By James S. Margulis, Esq.
The Supreme Court of Colorado recently decided a case to determine whether accrued vacation and sick leave may be considered marital property subject to division pursuant to the Colorado Uniform Dissolution of Marriage Act. The name of the case is In re the Marriage of Cardona and Castro.
The Court held that where a spouse has an enforceable right to be paid for accrued vacation or sick leave, such accrued leave earned during the marriage is marital property.
Further, where the value of such leave at the time of the dissolution of marriage can be reasonably ascertained, it is subject to equitable division between the spouses. However, when the value of such leave at the time of dissolution cannot be reasonably ascertained, the Court should consider the employee spouse's right to such leave as an economic circumstance of the parties when equitably dividing the marital estate.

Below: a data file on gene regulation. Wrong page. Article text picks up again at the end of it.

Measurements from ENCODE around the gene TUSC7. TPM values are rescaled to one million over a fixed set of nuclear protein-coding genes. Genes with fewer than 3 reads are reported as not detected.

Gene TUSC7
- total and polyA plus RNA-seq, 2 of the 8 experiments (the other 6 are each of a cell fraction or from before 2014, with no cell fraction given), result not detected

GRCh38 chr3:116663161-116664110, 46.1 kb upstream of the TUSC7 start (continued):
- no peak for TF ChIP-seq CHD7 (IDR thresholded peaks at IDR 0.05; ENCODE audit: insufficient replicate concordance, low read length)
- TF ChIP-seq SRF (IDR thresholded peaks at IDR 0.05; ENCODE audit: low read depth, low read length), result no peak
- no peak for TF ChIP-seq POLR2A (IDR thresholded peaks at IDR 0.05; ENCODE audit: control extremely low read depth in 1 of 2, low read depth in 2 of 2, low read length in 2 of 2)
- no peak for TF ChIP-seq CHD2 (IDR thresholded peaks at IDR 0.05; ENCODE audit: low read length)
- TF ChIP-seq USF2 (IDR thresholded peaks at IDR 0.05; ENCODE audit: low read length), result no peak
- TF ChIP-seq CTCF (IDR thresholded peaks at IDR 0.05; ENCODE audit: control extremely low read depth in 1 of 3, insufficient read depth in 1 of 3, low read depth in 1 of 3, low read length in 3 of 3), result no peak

In this specific case, the Court concluded that the trial court erred in considering the value of the spouse's accrued leave as part of the marital estate because no competent evidence was presented to establish that the spouse had an enforceable right to payment for such leave.
In essence, if the leave accrued during the marriage and can be valued at the time of dissolution, then the leave should be equitably divided between the parties. If the leave accrued during the marriage, but cannot be valued at the time of dissolution, it should still be considered as part and parcel of the overall equitable division of the marital assets and liabilities.
It is critical that one protect and receive all of the assets they are entitled to in a dissolution of marriage proceeding.
For all of your domestic law needs, please contact the Domestic Team at Feldmann & Nagel, LLC.